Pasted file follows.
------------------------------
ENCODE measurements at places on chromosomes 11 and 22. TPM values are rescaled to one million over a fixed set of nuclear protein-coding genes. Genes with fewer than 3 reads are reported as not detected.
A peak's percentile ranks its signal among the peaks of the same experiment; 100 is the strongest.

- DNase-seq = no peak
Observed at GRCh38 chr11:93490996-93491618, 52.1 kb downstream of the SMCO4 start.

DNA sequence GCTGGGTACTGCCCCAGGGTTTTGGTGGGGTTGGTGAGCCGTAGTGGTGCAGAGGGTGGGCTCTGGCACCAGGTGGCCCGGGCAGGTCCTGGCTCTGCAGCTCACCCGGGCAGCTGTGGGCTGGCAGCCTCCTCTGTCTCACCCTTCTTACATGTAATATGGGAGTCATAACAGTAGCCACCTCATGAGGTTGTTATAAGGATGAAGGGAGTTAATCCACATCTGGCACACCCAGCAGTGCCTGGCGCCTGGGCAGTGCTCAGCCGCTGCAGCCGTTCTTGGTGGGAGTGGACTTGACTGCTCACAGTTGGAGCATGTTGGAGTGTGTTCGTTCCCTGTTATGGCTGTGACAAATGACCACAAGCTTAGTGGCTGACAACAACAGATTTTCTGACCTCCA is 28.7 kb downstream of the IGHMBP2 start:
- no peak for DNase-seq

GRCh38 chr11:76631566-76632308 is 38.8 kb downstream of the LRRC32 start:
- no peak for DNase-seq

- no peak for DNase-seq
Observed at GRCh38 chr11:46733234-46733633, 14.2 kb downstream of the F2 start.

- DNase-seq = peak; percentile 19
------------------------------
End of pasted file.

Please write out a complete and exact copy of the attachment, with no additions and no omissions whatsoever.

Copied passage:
ENCODE measurements at places on chromosomes 11 and 22. TPM values are rescaled to one million over a fixed set of nuclear protein-coding genes. Genes with fewer than 3 reads are reported as not detected.
A peak's percentile ranks its signal among the peaks of the same experiment; 100 is the strongest.

- DNase-seq = no peak
Observed at GRCh38 chr11:93490996-93491618, 52.1 kb downstream of the SMCO4 start.

DNA sequence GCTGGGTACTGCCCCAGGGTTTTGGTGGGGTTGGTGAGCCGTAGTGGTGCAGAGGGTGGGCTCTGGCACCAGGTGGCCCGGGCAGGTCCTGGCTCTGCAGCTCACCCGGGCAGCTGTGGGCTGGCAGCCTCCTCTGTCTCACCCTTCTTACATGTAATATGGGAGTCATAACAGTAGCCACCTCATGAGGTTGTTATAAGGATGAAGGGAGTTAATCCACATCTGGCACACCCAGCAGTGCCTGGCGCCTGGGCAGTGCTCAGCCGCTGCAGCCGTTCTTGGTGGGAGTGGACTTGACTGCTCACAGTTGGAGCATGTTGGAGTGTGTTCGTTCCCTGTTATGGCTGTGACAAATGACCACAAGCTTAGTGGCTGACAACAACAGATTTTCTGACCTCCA is 28.7 kb downstream of the IGHMBP2 start:
- no peak for DNase-seq

GRCh38 chr11:76631566-76632308 is 38.8 kb downstream of the LRRC32 start:
- no peak for DNase-seq

- no peak for DNase-seq
Observed at GRCh38 chr11:46733234-46733633, 14.2 kb downstream of the F2 start.

- DNase-seq = peak; percentile 19